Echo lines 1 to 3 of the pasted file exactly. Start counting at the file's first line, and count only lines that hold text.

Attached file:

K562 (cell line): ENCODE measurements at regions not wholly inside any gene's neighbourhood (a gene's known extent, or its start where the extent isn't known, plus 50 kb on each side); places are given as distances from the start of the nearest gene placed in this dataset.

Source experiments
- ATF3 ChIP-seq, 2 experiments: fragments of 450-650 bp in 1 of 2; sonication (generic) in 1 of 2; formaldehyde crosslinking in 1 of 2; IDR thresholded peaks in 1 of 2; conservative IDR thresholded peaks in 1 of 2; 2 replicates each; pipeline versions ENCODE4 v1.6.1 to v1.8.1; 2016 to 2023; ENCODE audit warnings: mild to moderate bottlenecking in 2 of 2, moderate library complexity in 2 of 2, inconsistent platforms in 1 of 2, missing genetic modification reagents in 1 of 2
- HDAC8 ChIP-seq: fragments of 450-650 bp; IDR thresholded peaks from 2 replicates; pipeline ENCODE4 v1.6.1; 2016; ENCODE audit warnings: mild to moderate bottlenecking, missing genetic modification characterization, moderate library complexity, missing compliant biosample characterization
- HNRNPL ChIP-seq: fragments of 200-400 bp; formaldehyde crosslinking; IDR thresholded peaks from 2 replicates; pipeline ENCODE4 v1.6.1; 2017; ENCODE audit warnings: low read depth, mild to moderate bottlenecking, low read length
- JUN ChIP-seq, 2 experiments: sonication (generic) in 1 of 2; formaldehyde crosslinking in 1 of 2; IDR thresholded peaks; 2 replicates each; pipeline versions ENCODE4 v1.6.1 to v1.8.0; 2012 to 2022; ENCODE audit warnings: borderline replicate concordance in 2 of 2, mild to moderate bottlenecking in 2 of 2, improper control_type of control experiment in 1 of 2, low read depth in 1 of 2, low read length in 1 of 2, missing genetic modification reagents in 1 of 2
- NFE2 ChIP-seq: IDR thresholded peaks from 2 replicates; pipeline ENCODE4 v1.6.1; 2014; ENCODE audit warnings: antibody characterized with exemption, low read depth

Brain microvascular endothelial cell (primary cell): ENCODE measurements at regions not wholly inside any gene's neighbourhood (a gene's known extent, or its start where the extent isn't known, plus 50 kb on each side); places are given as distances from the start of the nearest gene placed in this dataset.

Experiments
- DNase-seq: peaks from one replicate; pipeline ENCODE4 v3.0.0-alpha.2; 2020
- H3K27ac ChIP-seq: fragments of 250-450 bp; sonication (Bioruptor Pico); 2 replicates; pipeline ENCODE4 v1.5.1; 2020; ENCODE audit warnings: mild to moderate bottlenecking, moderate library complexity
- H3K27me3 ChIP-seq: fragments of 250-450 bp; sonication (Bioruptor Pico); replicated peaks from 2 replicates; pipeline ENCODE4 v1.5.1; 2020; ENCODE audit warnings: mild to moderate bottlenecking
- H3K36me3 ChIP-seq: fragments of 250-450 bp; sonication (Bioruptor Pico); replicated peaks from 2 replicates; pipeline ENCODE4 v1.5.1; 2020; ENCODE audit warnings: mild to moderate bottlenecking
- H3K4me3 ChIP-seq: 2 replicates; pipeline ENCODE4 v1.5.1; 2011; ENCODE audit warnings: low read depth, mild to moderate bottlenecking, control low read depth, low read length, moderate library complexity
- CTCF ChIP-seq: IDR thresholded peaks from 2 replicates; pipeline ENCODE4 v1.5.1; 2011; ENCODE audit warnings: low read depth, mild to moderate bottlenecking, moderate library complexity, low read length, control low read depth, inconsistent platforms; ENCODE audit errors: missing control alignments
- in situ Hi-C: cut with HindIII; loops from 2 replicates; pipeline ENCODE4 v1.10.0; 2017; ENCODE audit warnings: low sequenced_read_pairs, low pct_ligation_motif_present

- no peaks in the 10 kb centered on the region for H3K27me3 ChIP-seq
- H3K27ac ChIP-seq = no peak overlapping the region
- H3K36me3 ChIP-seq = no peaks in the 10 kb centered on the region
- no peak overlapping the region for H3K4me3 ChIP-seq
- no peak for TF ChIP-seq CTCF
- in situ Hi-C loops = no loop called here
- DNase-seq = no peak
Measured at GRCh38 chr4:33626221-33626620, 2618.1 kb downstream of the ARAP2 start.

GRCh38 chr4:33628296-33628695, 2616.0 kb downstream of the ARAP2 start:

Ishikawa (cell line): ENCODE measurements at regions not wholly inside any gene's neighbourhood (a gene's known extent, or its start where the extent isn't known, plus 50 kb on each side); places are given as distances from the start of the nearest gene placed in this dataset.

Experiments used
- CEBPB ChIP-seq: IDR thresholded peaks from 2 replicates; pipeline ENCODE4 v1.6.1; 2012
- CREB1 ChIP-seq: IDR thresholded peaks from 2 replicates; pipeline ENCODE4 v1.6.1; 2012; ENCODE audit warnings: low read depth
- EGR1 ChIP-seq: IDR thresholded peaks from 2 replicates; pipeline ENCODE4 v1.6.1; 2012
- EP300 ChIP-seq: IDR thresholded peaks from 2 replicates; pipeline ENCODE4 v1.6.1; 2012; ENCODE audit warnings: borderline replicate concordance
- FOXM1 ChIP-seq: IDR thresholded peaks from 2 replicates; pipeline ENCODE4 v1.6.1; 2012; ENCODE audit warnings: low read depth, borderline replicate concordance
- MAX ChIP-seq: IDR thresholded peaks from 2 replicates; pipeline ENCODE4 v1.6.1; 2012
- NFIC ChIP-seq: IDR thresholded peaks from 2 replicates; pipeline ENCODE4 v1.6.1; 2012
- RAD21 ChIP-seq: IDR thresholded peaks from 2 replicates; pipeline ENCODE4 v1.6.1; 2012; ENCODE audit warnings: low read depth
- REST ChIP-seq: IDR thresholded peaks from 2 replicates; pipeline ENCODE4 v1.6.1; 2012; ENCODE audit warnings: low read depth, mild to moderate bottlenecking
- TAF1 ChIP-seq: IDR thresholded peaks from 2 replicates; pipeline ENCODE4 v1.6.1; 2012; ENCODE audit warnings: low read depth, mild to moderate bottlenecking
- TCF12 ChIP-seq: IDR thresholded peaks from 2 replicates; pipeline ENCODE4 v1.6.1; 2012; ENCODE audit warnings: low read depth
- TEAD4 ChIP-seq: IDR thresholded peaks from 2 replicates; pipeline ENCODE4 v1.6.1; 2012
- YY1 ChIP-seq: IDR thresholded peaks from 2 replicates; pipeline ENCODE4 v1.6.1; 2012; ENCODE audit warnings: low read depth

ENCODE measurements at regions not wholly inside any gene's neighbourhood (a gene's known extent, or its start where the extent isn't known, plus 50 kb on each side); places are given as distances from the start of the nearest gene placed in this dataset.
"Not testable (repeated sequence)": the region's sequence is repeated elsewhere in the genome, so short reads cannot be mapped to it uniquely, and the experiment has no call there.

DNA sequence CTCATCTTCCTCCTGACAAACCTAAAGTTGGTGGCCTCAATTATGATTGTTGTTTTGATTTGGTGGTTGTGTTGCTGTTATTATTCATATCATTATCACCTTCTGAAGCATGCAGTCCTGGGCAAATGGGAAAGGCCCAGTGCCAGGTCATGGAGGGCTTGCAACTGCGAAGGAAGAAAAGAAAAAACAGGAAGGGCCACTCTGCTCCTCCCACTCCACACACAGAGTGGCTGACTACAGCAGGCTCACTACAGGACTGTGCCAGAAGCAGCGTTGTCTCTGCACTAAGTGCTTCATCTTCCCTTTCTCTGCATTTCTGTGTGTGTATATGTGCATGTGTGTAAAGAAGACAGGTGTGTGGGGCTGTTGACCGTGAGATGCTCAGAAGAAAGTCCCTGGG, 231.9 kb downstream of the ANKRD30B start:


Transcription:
K562 (cell line): ENCODE measurements at regions not wholly inside any gene's neighbourhood (a gene's known extent, or its start where the extent isn't known, plus 50 kb on each side); places are given as distances from the start of the nearest gene placed in this dataset.

Source experiments
- ATF3 ChIP-seq, 2 experiments: fragments of 450-650 bp in 1 of 2; sonication (generic) in 1 of 2; formaldehyde crosslinking in 1 of 2; IDR thresholded peaks in 1 of 2; conservative IDR thresholded peaks in 1 of 2; 2 replicates each; pipeline versions ENCODE4 v1.6.1 to v1.8.1; 2016 to 2023; ENCODE audit warnings: mild to moderate bottlenecking in 2 of 2, moderate library complexity in 2 of 2, inconsistent platforms in 1 of 2, missing genetic modification reagents in 1 of 2